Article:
Even outside the newest, best browsers, things were better than ever. Modernizr and eCSStender brought advanced selectors and @font-face to archaic browsers (not to mention HTML5 and SVG, in the case of Modernizr). Tim Murtaugh and Mike Pick’s HTML5 Reset and Paul Irish’s HTML5 Boilerplate gave us clean starting points for HTML5- and CSS3-powered sites.

Web fonts were everywhere—from the W3C to small personal and large commercial websites—thanks to pioneering syntax constructions by Paul Irish and Richard Fink, fine open-source products like the Font Squirrel @Font-Face Generator, open-source liberal font licensing like FontSpring’s, and terrific service platforms led by Typekit and including Fontdeck, Webtype, Typotheque, and Kernest.

Print continued its move to networked screens. iPhone found a worthy adversary in Android. Webkit was ubiquitous.

Insights into the new spirit of web design, from a wide variety of extremely smart people, can be seen and heard on The Big Web Show, which Dan Benjamin and I started this year (and which won Video Podcast of the Year in the 2010 .net Awards), on Dan’s other shows on the 5by5 network, on the Workers of the Web podcast by Alan Houser and Eric Anderson, and of course in A List Apart for people who make websites.

Zeldman.com: The Year in Review

A few things I wrote here at zeldman.com this year (some related to web standards and design, some not) may be worth reviewing:

iPad as the New Flash 17 October 2010
Masturbatory novelty is not a business strategy.
Flash, iPad, and Standards 1 February 2010
Lack of Flash in the iPad (and before that, in the iPhone) is a win for accessible, standards-based design. Not because Flash is bad, but because the increasing popularity of devices that don’t support Flash is going to force recalcitrant web developers to build the semantic HTML layer first.
An InDesign for HTML and CSS? 5 July 2010
while our current tools can certainly stand improvement, no company will ever create “the modern day equivalent of Illustrator and PageMaker for CSS, HTML5 and JavaScript.” The assumption that a such thing is possible suggests a lack of understanding.
Stop Chasing Followers 21 April 2010
The web is not a game of “eyeballs.” Never has been, never will be. Influence matters, numbers don’t.
Crowdsourcing Dickens 23 March 2010
Like it says.
My Love/Hate Affair with Typekit 22 March 2010
Like it says.
You Cannot Copyright A Tweet 25 February 2010
Like it says.
Free Advice: Show Up Early 5 February 2010
Love means never having to say you’re sorry, but client services means apologizing every five minutes. Give yourself one less thing to be sorry for. Take some free advice. Show up often, and show up early.

Outside Reading

A few things I wrote elsewhere might repay your interest as well:

The Future of Web Standards 26 September, for .net Magazine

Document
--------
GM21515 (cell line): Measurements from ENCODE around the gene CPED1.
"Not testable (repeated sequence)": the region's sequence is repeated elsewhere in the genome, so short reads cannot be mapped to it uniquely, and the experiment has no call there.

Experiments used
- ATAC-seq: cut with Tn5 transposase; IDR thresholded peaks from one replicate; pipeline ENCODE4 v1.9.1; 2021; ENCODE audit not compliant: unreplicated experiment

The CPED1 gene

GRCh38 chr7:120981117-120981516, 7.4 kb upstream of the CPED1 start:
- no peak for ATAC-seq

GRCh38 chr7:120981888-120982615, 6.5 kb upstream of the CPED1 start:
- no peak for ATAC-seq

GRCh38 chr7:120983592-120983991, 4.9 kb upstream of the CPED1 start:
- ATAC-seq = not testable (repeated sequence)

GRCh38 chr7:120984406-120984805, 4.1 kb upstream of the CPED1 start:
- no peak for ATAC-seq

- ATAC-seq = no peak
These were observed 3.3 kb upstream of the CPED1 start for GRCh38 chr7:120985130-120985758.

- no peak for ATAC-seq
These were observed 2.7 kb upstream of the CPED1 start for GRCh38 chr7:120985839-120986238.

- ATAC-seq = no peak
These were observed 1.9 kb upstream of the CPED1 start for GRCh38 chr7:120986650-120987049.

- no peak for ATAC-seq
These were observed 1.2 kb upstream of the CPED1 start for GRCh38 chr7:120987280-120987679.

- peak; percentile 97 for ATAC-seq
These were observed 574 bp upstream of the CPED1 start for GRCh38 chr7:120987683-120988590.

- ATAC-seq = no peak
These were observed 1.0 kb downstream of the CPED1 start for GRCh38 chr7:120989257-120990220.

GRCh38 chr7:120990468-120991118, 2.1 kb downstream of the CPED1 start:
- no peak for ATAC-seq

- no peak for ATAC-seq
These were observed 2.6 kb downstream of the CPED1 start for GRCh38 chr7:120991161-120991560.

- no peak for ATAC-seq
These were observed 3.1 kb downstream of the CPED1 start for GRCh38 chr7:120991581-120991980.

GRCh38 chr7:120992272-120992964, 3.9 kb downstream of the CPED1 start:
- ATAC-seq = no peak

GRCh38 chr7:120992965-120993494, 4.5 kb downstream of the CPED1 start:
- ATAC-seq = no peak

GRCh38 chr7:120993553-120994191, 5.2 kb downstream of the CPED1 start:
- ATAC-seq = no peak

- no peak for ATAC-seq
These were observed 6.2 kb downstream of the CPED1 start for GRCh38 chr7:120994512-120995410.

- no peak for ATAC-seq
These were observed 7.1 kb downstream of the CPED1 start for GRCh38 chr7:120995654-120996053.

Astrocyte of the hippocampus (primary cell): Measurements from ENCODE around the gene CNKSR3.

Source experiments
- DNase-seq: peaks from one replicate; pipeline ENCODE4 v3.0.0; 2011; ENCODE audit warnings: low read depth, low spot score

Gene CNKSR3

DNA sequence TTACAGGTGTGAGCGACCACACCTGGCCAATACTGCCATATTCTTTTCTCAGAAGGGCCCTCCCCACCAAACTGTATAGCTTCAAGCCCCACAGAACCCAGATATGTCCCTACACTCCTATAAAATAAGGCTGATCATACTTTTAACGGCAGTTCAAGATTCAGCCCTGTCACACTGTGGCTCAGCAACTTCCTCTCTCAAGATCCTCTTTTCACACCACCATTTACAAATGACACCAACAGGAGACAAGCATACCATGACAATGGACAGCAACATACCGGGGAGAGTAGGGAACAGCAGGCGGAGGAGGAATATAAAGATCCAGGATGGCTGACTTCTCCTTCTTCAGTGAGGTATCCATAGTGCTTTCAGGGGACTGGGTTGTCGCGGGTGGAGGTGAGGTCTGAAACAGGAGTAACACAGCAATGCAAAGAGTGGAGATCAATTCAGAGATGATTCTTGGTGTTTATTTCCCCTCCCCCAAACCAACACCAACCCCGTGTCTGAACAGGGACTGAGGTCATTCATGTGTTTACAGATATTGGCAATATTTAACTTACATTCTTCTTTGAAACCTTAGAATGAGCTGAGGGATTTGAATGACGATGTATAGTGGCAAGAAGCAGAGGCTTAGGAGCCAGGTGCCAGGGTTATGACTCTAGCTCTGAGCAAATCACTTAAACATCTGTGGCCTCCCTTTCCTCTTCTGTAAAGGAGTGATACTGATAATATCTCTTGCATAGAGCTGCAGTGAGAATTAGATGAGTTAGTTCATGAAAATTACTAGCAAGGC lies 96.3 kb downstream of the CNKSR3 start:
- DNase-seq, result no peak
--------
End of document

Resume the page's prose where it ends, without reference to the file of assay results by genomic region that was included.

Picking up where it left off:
Cheap, complex devices such as the iPhone and the Droid have come along at precisely the moment when HTML5, CSS3 and web fonts are ready for action; when standards-based web development is no longer relegated to the fringe; and when web designers, no longer content to merely decorate screens, are crafting provocative, multi-platform experiences. Is this the dawn of a new web?
Style vs. Design written in 1999 and slightly revised in 2005, for Adobe
When Style is a fetish, sites confuse visitors, hurting users and the companies that paid for the sites. When designers don’t start by asking who will use the site, and what they will use it for, we get meaningless eye candy that gives beauty a bad name.

Happy New Year, all!

Filed under: A Book Apart, A List Apart, Adobe, An Event Apart, Apple, architecture, art direction, Authoring, Best practices, Big Web Show, client services, Code, content, content strategy, creativity, CSS, CSS3, Dan Benjamin, Design, DWWS, E-Books, editorial, Education, eric meyer, Fonts, Formats, Free Advice, Happy Cog™, Haters, industry, Information architecture, interface, ipad, iphone, IXD, javascript, links, maturity, New Riders, peachpit, Publications, Publishing, Real type on the web, Respect, Responsibility, Responsive Web Design, Standards, State of the Web, tbws, The Big Web Show, The Essentials, The Profession, This never happens to Gruber, Typekit, Typography, Usability, User Experience, UX, W3C, Web Design, Web Design History, Web Standards, webfonts, webkit, Websites, webtype, work, Working, writing, Zeldman, zeldman.com

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14 Sep 2010 6 am eastern

The Self-Published Author

I didn’t have much of a marketing plan other than e-mailing my friends and writing to people who had book-review sites and asking them if they would like a free copy. But the word got around. Soon I was deluged with e-mail, and within days I started getting checks in the mail. Many dozens of ‘em. Mostly from the United States, but also from Sweden, Australia, Singapore …

Using the internet to reach an audience and distribute work traditional publishers reject. Novelist edition. Jane Friedman interviews John Sundman in “There Are No Rules – Building an Enthusiastic Fan Base as a Self-Published Author,” Writer’s Digest.